MIT Visual Arts Program
For immediate release
MIT Visual Arts Program donates
redesigned surplus FEMA trailer to arts
June 18 at Rose Kenedy Greenway
A surplus FEMA trailer, named the “Armadillo,” redesigned and transformed by fac-
ulty and students of the Massachusetts Institute of Technology Visual Arts Program,
will be donated to a non-profit arts organization at a ceremony at the Rose Kennedy
Greenway in Boston June 18, 2009.
Cambridge, Mass., June 1, 2008 – A day of activities at the Rose Kennedy Greenway in Boston
on June 18 will celebrate the donation of the MIT’s “Armadillo” trailer to Side Street Projects,
a non-profit organization based in Pasadena, California. The “Armadillo” trailer is the result
Day of activities: of a year-long collaborative art project, the MIT FEMA Trailer Project, in which faculty and stu-
June 18, 2009, Noon to 7PM dents from the Massachusetts Institute of Technology Visual Arts Program transformed a sur-
Rose Kennedy Greenway plus FEMA trailer into a “green” mobile composting center with vertical gardens, rainwater
Hand-off ceremony : catchment system, permaculture library, and indoor multipurpose space. The trailer has been
5:15PM dubbed the “Armadillo” for its ribbed retractable shell.
Jae Rhim Lee is Director of the MIT FEMA Trailer Project and a Visiting Lecturer in the MIT Vi-
sual Arts Program. Lee describes the Armadillo as “both a practical tool and a metaphor for
how disaster can be transformed into a tool for environmental and community change.”
Institute of Technology The Armadillo was originally one of thousands of trailers purchased by FEMA to serve as tem-
Visual Arts Program porary housing in the wake of Hurricanes Katrina and Rita in 2005. They have been tied to a
Department of Architecture host of issues surrounding indoor air quality health concerns, mental health problems in trailer
parks, lack of affordable housing, and disaster management. MIT students studied these issues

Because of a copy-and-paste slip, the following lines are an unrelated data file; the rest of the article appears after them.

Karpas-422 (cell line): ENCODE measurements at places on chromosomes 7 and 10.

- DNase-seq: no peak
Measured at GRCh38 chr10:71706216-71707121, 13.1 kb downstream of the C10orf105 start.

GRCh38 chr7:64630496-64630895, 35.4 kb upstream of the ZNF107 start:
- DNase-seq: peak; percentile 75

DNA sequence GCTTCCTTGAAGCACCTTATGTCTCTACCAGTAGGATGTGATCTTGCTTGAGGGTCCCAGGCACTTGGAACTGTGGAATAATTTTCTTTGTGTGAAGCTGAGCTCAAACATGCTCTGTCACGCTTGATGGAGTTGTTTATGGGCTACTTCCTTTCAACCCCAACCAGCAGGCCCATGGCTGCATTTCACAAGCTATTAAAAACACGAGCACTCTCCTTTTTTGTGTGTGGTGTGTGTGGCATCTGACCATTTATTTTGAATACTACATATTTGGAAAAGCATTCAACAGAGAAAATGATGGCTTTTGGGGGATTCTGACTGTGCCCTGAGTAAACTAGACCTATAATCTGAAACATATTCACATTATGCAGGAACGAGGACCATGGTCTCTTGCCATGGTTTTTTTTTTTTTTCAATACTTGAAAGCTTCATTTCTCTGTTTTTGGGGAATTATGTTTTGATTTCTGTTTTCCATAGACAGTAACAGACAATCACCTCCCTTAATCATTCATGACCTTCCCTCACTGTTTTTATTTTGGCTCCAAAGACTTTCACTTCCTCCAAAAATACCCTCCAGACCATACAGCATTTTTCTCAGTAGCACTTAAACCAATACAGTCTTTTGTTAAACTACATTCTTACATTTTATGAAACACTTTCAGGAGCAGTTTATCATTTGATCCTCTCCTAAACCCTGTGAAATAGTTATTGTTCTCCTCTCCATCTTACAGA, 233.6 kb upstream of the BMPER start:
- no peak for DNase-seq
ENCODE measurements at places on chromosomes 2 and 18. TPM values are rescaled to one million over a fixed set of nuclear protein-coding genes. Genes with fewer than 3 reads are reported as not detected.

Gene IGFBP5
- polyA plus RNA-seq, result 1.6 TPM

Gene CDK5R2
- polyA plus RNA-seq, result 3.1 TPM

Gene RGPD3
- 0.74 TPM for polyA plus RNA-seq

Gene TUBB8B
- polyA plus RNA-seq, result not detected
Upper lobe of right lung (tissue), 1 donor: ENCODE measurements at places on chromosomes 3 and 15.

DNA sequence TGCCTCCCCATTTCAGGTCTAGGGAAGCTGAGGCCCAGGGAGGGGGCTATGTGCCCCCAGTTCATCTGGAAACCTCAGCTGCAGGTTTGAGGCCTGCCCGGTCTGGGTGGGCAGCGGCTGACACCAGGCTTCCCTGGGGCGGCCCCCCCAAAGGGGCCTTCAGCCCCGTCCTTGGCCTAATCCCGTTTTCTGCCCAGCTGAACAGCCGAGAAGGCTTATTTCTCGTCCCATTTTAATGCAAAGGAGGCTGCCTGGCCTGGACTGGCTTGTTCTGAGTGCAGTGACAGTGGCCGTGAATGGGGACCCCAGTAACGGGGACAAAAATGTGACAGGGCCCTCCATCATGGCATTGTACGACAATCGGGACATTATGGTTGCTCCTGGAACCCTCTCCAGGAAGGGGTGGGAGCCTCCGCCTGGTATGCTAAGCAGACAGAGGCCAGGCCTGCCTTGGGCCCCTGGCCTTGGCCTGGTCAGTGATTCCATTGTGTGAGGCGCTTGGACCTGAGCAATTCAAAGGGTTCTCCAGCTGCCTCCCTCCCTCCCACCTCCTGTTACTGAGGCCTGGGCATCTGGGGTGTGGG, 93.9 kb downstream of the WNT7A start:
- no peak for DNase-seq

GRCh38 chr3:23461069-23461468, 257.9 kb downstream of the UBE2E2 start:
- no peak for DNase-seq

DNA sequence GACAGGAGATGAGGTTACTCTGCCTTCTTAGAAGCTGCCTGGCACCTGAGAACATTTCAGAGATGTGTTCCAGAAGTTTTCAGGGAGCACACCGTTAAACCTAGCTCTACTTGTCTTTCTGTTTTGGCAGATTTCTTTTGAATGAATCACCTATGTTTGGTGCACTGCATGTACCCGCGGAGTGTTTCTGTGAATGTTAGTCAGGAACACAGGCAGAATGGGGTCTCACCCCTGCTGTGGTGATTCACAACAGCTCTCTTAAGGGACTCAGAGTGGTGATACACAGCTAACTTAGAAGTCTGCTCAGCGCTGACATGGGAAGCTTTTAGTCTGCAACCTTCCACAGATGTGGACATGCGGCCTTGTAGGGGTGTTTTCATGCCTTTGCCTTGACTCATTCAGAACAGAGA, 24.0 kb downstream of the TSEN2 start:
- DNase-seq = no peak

265 Massachusetts Ave. and researched the environmental, political, and social history of the trailers under the direc-
N51-315 tion of Jae Rhim Lee, an artist, permaculture designer and former consultant to the City of New
Cambridge, MA 02139 Orleans Mayor’s Office of Recovery and Development. Students were then challenged to apply
USA permaculture (a whole systems sustainable design approach) and environmental justice princi-
+1-617-253-5229 ples to the redesign and transformation of a single FEMA trailer into a model of urban sustain-
ability and community change.
The MIT FEMA Trailer Project team chose Side Street Projects to receive the Armadillo after a
nationwide search because of the non-profit’s commitment to art education and environmental
The transformed Armadillo trailer will be handed over to Side Street Projects at a ceremony
on June 18, 2009, at 5:15 PM, at the Rose Kennedy Greenway Conservancy in Boston. Related
events from Noon to 7PM include temporary art projects and gardening workshops. Following
the event, Side Street Projects will take the Armadillo trailer on a National Tour that includes
tour stops at the National Mall in Washington, D.C. and the Louisiana State Museum.
Support for this project was provided by: the MIT School of Architecture and Planning, MIT De-
partment of Architecture, MIT Visual Arts Program, MIT Public Service Center, and the Council
for the Arts at MIT.
For more information:
Contact Ed Halligan, 617-253-5229 or email@example.com.
Visual Arts Program: http://visualarts.mit.edu